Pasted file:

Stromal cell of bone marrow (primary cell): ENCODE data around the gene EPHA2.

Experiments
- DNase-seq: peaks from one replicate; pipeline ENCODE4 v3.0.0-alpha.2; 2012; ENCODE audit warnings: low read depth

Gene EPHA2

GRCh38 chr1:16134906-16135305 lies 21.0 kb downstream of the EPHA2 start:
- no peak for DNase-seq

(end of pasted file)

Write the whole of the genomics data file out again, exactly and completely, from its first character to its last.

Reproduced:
Stromal cell of bone marrow (primary cell): ENCODE data around the gene EPHA2.

Experiments
- DNase-seq: peaks from one replicate; pipeline ENCODE4 v3.0.0-alpha.2; 2012; ENCODE audit warnings: low read depth

Gene EPHA2

GRCh38 chr1:16134906-16135305 lies 21.0 kb downstream of the EPHA2 start:
- no peak for DNase-seq